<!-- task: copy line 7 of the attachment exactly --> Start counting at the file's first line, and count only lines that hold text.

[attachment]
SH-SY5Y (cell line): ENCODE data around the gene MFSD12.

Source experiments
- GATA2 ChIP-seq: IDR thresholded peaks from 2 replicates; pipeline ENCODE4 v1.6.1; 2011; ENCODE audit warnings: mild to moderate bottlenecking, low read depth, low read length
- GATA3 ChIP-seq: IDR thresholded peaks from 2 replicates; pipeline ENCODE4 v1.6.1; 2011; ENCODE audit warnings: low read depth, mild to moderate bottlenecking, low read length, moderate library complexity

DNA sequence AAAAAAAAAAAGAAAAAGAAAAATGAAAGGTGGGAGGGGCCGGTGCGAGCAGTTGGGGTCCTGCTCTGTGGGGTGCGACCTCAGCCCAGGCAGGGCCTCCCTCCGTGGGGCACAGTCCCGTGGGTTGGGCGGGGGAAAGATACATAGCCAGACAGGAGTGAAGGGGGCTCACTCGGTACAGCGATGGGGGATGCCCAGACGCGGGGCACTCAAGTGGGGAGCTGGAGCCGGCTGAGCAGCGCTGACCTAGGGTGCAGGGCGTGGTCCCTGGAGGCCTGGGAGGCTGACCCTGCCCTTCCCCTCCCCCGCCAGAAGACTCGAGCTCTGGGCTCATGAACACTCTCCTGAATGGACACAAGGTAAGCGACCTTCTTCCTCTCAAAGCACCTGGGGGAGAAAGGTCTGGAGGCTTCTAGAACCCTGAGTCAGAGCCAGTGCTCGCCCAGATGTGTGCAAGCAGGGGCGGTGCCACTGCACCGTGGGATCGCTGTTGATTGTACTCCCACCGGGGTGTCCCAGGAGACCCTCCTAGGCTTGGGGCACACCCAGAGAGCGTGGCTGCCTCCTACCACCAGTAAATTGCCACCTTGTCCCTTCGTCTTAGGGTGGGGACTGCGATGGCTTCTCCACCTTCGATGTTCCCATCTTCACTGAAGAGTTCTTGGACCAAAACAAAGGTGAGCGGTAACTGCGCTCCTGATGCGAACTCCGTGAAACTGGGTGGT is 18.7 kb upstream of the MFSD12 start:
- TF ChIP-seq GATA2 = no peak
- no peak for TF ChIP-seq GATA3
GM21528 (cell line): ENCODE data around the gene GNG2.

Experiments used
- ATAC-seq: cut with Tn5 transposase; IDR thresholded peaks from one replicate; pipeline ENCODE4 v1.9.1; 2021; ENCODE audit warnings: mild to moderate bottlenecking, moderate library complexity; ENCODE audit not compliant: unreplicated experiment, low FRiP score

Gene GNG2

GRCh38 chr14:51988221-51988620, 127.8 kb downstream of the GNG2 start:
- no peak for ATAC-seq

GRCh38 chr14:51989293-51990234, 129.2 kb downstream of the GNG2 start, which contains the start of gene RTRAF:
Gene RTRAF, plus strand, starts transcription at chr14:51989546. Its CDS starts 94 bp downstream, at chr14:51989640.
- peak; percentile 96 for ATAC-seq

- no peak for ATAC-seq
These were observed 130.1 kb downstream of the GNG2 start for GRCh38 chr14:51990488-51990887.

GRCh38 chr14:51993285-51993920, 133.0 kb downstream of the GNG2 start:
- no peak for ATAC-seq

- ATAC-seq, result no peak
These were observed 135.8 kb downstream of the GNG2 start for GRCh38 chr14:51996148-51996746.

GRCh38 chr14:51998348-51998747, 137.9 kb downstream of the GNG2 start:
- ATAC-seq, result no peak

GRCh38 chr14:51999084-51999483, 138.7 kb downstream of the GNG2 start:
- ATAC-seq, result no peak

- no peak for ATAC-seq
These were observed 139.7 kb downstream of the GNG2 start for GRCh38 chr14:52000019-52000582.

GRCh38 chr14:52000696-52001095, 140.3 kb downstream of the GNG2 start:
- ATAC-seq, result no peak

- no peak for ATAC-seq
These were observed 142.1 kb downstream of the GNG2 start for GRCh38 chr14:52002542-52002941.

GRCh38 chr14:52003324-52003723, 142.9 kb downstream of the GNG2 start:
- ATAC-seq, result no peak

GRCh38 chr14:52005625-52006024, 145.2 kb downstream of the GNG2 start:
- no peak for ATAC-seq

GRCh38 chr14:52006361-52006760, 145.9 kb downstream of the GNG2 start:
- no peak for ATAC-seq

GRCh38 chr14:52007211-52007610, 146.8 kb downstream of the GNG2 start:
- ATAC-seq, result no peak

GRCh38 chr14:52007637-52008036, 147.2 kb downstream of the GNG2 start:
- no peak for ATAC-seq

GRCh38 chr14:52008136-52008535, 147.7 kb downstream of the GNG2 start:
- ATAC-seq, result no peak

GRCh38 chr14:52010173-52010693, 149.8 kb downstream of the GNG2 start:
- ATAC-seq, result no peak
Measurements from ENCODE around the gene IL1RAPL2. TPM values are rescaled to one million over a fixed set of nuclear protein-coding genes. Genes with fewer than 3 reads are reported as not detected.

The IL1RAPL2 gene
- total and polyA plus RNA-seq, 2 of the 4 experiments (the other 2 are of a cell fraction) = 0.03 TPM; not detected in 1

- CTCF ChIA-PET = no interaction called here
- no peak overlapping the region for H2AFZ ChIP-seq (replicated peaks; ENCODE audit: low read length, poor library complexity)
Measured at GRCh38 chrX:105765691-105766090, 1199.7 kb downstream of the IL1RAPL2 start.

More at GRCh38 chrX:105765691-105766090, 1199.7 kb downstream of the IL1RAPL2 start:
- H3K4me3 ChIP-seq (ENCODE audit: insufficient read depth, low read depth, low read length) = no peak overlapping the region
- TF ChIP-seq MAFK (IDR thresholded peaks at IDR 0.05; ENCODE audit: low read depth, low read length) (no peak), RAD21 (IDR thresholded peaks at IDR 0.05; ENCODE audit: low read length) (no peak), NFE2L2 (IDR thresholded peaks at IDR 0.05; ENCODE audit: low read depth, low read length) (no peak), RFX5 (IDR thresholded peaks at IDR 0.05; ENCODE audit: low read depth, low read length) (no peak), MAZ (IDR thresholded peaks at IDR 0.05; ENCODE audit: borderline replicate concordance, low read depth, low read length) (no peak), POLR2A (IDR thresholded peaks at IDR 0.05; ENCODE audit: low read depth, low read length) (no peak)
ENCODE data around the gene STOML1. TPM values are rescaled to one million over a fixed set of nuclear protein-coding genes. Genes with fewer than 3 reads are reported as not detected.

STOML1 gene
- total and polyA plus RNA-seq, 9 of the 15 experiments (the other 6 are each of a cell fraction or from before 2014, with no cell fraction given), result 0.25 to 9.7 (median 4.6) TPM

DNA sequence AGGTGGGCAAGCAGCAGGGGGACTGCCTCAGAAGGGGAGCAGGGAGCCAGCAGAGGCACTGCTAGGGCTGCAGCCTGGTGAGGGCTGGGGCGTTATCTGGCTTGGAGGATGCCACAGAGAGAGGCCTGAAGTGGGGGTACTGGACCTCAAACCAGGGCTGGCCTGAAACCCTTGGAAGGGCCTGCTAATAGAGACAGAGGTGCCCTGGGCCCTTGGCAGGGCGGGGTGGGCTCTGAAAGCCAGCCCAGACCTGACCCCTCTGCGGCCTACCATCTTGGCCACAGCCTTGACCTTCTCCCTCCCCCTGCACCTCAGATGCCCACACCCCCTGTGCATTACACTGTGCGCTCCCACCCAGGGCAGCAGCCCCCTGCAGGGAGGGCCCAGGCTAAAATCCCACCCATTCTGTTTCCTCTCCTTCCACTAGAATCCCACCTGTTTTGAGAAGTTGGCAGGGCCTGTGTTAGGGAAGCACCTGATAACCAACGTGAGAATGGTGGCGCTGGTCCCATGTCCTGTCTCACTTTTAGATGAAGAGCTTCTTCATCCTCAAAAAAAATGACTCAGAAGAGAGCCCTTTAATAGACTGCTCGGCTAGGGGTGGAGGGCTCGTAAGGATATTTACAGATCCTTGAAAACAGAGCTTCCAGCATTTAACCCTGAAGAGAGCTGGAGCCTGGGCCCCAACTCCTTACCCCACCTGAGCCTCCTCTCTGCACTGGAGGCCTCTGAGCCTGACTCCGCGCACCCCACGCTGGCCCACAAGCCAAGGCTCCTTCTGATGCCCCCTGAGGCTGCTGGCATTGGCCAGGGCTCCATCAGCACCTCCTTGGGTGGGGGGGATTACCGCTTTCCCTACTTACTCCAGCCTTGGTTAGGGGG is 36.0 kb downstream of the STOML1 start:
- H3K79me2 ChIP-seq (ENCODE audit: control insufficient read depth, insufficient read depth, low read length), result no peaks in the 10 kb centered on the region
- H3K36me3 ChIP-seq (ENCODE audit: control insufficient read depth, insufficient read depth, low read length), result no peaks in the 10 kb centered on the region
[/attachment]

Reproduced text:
- no peak for TF ChIP-seq GATA3